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NAQC Newsroom: Announcements

SBM 2014 Annual Meeting Rapid Abstracts and Registration Information

Monday, November 25, 2013  
Posted by: Natalia Gromov

Society of Behavioral Medicine

35th Annual Meeting and Scientific Sessions
April 23-26, 2014
Philadelphia, PA

Rapid Communication Poster Abstract Submission Site Opens
Click Here for Submission Information

Deadline:Tuesday, January 7, 2014

Abstracts are now being accepted for Rapid Communication poster presentations, which allow authors a chance to present late-breaking findings, data and other information in the field of behavioral medicine at SBM’s 35th Annual Meeting and Scientific Sessions.

Early Bird Registration Now Open

With innovative workshops, high profile keynote sessions, compelling master lecturers and a wide variety of behavioral medicine focused seminars, panel discussions, paper and poster sessions, the 2014 SBM Annual Meeting will provide invaluable education and networking opportunities for all attendees. The conference will be held at the centrally-located Philadelphia Marriott Downtown in historic Philadelphia, Pennsylvania. Early bird registration, which offers discounted registration fees, is open until March 25, 2014.

Embodying the meeting theme, "Behavior Matters: The Impact and Reach of Behavioral Medicine,” the conference will explore the impact of behavioral medicine on health and health care across diverse settings, populations, and cultures. Presentations will address thematic areas of the conference as well as other behavioral medicine topics.

Plenary Sessions at the 35th SBM Annual Meeting

Sherry A. Glied, PhD

Sherry A. Glied, PhD

The Program Planning Committee is pleased to announce that confirmed plenary speakers include the individuals noted below. Additional speakers will be profiled in future emails.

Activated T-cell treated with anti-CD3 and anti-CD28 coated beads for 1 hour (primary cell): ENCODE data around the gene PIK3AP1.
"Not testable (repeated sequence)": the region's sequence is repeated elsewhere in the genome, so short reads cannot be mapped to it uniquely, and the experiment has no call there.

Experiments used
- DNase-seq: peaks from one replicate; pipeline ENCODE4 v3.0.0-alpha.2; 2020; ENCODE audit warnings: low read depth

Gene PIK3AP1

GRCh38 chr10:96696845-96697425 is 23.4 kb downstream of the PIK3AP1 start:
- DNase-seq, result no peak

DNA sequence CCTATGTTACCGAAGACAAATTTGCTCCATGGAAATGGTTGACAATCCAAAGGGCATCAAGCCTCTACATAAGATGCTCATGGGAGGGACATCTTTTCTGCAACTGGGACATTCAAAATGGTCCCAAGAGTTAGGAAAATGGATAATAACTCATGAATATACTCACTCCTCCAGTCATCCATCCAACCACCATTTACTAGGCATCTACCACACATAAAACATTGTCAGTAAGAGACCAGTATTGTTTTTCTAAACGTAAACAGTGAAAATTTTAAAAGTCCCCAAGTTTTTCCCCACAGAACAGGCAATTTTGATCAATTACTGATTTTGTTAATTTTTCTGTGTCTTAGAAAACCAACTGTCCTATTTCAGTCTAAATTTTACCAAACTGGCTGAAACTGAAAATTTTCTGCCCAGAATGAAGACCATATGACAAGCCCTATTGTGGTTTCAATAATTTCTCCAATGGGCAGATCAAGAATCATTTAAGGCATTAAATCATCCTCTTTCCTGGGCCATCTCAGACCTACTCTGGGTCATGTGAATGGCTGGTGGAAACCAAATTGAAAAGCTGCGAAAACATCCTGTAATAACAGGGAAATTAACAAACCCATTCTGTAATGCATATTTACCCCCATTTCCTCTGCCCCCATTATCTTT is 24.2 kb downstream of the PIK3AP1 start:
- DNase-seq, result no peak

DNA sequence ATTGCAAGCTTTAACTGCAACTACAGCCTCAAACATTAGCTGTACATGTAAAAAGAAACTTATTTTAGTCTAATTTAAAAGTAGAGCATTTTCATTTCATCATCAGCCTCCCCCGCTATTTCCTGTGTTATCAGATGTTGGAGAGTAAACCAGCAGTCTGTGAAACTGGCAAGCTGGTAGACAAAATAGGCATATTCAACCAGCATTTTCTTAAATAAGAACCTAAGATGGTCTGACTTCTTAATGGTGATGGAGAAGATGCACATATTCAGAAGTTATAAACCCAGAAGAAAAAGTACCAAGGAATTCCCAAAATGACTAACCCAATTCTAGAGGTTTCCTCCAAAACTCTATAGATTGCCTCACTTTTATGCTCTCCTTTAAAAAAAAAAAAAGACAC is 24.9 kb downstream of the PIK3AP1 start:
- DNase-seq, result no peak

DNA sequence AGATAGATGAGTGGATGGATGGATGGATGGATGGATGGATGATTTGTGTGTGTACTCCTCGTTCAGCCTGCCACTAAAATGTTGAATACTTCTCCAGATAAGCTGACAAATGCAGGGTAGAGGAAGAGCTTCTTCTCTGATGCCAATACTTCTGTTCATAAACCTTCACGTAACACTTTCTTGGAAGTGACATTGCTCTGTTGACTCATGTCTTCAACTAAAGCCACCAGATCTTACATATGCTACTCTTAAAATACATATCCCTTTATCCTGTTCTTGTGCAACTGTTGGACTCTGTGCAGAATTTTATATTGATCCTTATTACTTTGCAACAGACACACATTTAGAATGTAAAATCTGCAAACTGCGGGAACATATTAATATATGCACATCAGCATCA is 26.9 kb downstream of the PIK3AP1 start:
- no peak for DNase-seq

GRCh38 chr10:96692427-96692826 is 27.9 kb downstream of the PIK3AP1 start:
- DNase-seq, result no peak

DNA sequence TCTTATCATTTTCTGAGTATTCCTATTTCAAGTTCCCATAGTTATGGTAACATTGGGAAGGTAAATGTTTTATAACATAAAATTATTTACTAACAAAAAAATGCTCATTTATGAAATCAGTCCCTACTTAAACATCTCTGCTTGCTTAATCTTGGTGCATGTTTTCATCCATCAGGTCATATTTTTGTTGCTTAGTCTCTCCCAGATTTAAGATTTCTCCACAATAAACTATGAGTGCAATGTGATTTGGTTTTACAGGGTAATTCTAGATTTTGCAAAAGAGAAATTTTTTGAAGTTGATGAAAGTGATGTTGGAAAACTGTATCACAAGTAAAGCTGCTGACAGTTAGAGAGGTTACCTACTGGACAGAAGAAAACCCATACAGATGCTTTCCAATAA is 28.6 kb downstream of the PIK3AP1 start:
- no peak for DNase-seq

Keynote: The Affordable Care Act and Behavioral Medicine

Speaker: Sherry A. Glied, PhD; Dean and Professor of Public Service, Robert F. Wagner Graduate School of Public Service, New York University

This talk will examine the history and structure of the Affordable Care Act, focusing on how findings from the field of behavioral medicine have been incorporated in the Act. The talk will also discuss new research opportunities and needs presented by implementation of the Act.

Colleen M. McBride, PhD

Colleen M. McBride, PhD

Keynote: Prospects for Breakthroughs in Behavioral Science: The Role of Genomics

Speaker: Colleen M. McBride, PhD; Branch Chief, National Human Genome Research Institute

It is being suggested that the burgeoning arena of genomic discovery will bring breakthroughs in disease prevention and medical care. To date, the vision for "translation research” related to behavioral medicine largely has been restricted to considering the effects of genomic risk information on motivation for behavior change. In this keynote, Dr. McBride will suggest a broadened agenda for research that considers how advances in genomics and epigenetics might be used to improve the science of behavior change.

Karina W. Davidson, PhD

Karina W. Davidson, PhD

Distinguished Scientist Master Lecture: Behavior Matters: Innovative Intervention Strategies to Decrease Readmissions through Improving Patient, Provider & System Behavior

Speaker:Karina W. Davidson, PhD; Director, Center for Behavioral Cardiovascular Health, Columbia University

In describing the many ways that behavior can matter, I provide an overview of the behavioral interventions that we are rapidly developing, refining, and testing to decrease preventable 30-day readmissions. The Affordable Care Act requires that 30 day readmissions associated with many chronic health conditions be reduced, and behavioral medicine can play a strong and vigorous role in this important public health initiative.

Carl W. Lejuez, PhD

Carl W. Lejuez, PhD

Master Lecture: Vulnerabilities Underlying the Development and Maintenance of Substance Use Problems

Speaker:Carl W. Lejuez, PhD; Director, Center for Addictions, Personality, and Emotion Research, University of Maryland

Despite substantial testing of behavioral and pharmacological treatments for substance use disorders, progress towards identifying efficacious interventions has been slow. Advances in basic and clinical research have highlighted the importance of understanding processes that may underlie the development and maintenance of substance use. This presentation will review a body of research focused on biological (e.g., genes and neural targets), personality, and environmental factors that contribute to one’s risk for problematic substance use and how the improvement in understanding these factors can contribute to novel treatment development efforts.

Source: SBM

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